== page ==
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US Rebuffs Direct Talks with Iran
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The United States remained reluctant to have direct talks with hostile Iran on Thursday, insisting there are many ways for communication between Washington and Tehran.

"Our view at this point is that there are plenty of channels of communication if the Iranians want to pass information to us or we want to pass information to them," State Department spokesman Sean McCormack said at a news briefing.

The spokesman also said that problems that Iran has right now is not just between the United States and Iran.

"The concerns about Iran's nuclear program, the concerns about their support for terrorism, the concerns about the treatment of their own people, these are global concerns.... This Iranian regime would like to turn it into a US-Iran issue, but it's just not the case," McCormack said.

Washington has been accusing Tehran, among others, of developing secretly nuclear weapons, but it refuses to have negotiation with the Islamic Repbulic.

The Bush administration is facing pressure both in the United States and overseas to drop its long-standing refusal to talk directly with Iran about its nuclear program, particularly in the wake of the unusual 18-page letter sent this week to President Bush by Iran's president.

Meanwhile, visiting Iranian President Mahmoud Ahmadinejad said in Jakarta that Iran was ready to have a dialogue with the United States and other Western countries to overcome the standoff on the dispute of its nuclear program, but he accused the countries of imposing double standard on the issue.

The Iranian President made the statement in an interview with the local Metro TV station.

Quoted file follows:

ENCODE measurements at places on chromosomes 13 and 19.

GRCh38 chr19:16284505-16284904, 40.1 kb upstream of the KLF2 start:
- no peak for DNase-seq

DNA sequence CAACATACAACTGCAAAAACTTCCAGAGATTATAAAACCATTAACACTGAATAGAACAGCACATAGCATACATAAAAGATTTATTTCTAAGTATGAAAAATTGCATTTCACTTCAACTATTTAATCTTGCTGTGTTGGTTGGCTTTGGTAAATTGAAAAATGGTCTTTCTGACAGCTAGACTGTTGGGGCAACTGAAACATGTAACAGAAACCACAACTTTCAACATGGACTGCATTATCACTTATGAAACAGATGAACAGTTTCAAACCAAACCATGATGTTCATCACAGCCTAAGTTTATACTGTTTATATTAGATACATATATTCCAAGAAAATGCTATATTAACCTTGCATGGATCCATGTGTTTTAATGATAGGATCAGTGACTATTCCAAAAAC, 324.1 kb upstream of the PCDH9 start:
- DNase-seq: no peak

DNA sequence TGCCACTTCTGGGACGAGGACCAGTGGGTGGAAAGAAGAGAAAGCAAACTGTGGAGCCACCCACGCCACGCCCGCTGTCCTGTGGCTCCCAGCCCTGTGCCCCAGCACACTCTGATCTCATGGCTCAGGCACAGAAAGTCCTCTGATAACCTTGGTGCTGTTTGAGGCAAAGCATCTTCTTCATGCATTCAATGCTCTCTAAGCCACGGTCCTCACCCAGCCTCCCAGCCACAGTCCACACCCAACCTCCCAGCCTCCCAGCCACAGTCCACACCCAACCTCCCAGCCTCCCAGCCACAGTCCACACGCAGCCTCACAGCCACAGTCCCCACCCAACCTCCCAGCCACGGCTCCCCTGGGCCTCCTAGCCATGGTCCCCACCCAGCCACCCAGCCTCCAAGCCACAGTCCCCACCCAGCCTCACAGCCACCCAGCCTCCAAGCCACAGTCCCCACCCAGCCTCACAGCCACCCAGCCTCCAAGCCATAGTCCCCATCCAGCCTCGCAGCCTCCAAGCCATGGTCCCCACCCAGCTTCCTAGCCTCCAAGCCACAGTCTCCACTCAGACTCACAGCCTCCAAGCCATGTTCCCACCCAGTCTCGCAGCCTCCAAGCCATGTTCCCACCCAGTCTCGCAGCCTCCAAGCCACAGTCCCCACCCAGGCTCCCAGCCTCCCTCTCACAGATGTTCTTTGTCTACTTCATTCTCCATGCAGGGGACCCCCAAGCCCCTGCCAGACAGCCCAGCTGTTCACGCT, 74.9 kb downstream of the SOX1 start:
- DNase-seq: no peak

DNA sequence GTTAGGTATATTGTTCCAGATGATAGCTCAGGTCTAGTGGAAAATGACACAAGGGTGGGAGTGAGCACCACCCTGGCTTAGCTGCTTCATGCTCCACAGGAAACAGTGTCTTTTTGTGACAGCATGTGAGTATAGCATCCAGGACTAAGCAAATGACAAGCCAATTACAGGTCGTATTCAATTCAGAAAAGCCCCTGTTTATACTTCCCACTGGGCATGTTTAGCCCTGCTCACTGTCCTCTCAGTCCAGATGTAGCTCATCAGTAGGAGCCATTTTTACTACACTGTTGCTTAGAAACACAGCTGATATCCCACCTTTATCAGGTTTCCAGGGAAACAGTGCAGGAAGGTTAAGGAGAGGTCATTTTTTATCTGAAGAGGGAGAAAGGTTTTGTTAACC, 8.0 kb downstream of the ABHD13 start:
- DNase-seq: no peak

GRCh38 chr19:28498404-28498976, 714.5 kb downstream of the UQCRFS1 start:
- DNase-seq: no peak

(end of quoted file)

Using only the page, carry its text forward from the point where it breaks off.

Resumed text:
He reaffirmed that the people of Iran try to make the use of the nuclear energy for peaceful use, has been accused of other intention.

"This all are just political charges. But we are ready to speak to every body to engage in dialogue with every body," said Ahmadinejad.

The president reaffirmed that Iran would use the technology to produce energy for power plants and also for other applications including medicine industry, agriculture and it has nothing to do with nuclear weapons or military purposes.

"There is a tension come from the practice of double standards. There are few powers in the world respond to manipulate science and technology in the world, use it to dominate other nation in the world," he said.

Regarding to the possible sanction from western countries, the president said that it would not be effective as the country has low dependency on the Western countries and the people of Iran would support the government.

The United States is backing a draft Untied Nation resolution that could lead to sanctions and possible military action against Iran if the country does not suspend uranium enrichment.

Iran has said that it will not build a nuclear bomb, but US and European officials suspect Iran secretly develop the nuclear for that purpose.

The Iranian president who came here on Wednesday for an official visit to Indonesia, is to fly to the resort of island of Bali on Friday for a conference of Eight Developing countries.

(Xinhua News Agency May 12, 2006)

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